Besides, if the things we tried first always worked out then I'm willing to bet none of us would value the things we've actually completed nearly as much. There needs to be some swearing, maybe even a blood sacrifice to the modeling gods before something has real value :ROFLMAO:
     
  11. freddy_fo

    freddy_fo TrainBoard Member

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    I totally get it pfunk. When I was a kid and had no money I used to build structures with poster board that was laying around the house because it was laying around the house lol.
     
  12. BigJake

    BigJake TrainBoard Member

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    The following characteristics dominate cut quality on table saws (assuming the saw itself is reasonably well built, with a true arbor and zero end-play):
    1. The miter gauge/fence alignment with the blade (square/parallel to blade), and their ability to stay that way in use. Miter gauge fit in slot (no play.) The fence should lock down parallel to blade or very slightly toed outward at the rear .
    2. The right blade for the material (i.e. tooth geometry) Carbide teeth are usually more accurately shaped than steel teeth/blades. Check out a major saw blade manufacturer like Freud, etc. I would look at blades made for laminate surfaces (e.g. Formica, etc.). High quality blades are not cheap.
    3. Blade sharpness. Carbide stays sharp far longer than steel.
     
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  13. logging loco

    logging loco TrainBoard Supporter

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    Looking at photos of Nobeoka Station I would go with Evergreen or Plastruct styrene or whichever brand would have the size closest to the numerous columns.
     
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  14. Hardcoaler

    Hardcoaler TrainBoard Member

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    Some guys take the extra step to buy a zero clearance throat plate to minimize tear out. I've never bothered with one, but on some cuts I place painter's tape on the bottom edge and and run the piece through my table saw with the best side up. That usually eliminates tear out and, as @Pfunk mentioned, an 80 Tooth blade is also a helpful ally. (y)
     
  15. Pfunk

    Pfunk TrainBoard Member

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    There are some structures I'll have to do with styrene, but find working with wood much, much easier most of the time, especially with all the little cutouts for the posts that this is going to require. Already have all the square columns, have the cardstock cut to dimension - know exactly how I want to go at this bugger. I ordered some 3/16 balsa sheet, should be significantly easier, it cuts pretty easy with just a hobby knife. I just don't have enough of it on-hand anymore.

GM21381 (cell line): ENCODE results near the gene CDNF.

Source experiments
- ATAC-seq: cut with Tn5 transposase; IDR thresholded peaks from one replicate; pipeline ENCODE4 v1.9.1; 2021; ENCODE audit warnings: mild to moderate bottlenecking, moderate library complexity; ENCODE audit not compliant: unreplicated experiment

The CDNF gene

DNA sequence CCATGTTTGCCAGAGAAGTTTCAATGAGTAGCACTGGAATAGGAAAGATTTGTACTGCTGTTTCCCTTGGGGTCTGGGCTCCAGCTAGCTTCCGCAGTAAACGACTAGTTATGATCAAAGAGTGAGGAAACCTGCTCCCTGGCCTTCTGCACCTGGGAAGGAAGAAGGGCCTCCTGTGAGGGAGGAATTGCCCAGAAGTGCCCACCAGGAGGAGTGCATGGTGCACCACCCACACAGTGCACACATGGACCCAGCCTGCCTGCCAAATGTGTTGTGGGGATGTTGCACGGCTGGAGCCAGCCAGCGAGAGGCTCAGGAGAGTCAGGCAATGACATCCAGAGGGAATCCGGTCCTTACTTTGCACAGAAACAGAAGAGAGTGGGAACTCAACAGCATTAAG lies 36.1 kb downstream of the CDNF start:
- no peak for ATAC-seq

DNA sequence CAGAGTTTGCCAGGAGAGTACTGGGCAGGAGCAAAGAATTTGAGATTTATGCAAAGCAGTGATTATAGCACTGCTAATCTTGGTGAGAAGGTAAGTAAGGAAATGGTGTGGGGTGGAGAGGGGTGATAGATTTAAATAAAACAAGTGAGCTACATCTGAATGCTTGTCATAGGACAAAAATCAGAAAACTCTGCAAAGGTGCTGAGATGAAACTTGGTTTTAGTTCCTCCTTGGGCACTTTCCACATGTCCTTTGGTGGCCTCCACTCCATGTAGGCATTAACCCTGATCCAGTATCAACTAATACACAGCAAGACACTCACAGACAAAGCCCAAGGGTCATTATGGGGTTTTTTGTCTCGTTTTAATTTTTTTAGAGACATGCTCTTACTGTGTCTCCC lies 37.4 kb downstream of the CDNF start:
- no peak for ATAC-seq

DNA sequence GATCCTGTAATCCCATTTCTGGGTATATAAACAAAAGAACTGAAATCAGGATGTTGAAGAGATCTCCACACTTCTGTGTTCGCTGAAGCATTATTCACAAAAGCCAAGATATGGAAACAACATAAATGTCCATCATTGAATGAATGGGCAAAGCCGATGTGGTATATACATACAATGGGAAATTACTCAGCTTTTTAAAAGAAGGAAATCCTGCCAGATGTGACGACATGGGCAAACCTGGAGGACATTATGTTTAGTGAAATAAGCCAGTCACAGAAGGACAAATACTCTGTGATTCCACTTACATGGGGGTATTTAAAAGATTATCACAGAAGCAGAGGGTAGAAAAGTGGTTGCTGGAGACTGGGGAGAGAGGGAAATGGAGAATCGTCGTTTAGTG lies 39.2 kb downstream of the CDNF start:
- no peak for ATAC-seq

Am not going for any faithful reproduction either, here - just my own personal spin on it. I actually had no idea they'd built a new station until I went hunting for a specific landmark I knew in Nobeoka and kinda fell in love with it.
     
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  16. Tad

    Tad TrainBoard Supporter

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    Resurrecting a long stalled project. ADN 1810 & ADN 1811.

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  17. Allen H

    Allen H TrainBoard Supporter

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    Looking forward to following this, who doesn't like a good Chop Nosed Geep!

    Did you scratch those filter boxes Tad?
    I do believe someone makes those on Shapeways?
     
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  18. Tad

    Tad TrainBoard Supporter

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    Thanks, Allen.

    The air filters are Mocalova Model Works #60-408. I got them a long time ago.
     
  19. John Moore

    John Moore TrainBoard Supporter

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    Needed a couple more barges to haul ore and found these on Ebay cheap. Took a double ply tissue and cut it to shape then wet it and molded it to the barge. Let it dry then sprayed with dull coat and finally several coats of paint. Instant canvas covers for the loads. The 2nd one I folded back.


    In the back is a charter fishing boat and a dive boat from scratch. Had a section of fishing boat bow left over from another project to which I laminated a new hull to out of styrene. Also had a cabin in my parts box. Shot of the back showing the air compressor for filling dive tanks.


     
    Last edited: Jun 21, 2022
  20. logging loco

    logging loco TrainBoard Supporter

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    It's 1:1 not 1:160 but it will help my modeling and hopefully improve the photos in my posts.

    20220622_124225.jpg

    The book is a little dated but so is my Cannon Power Shot.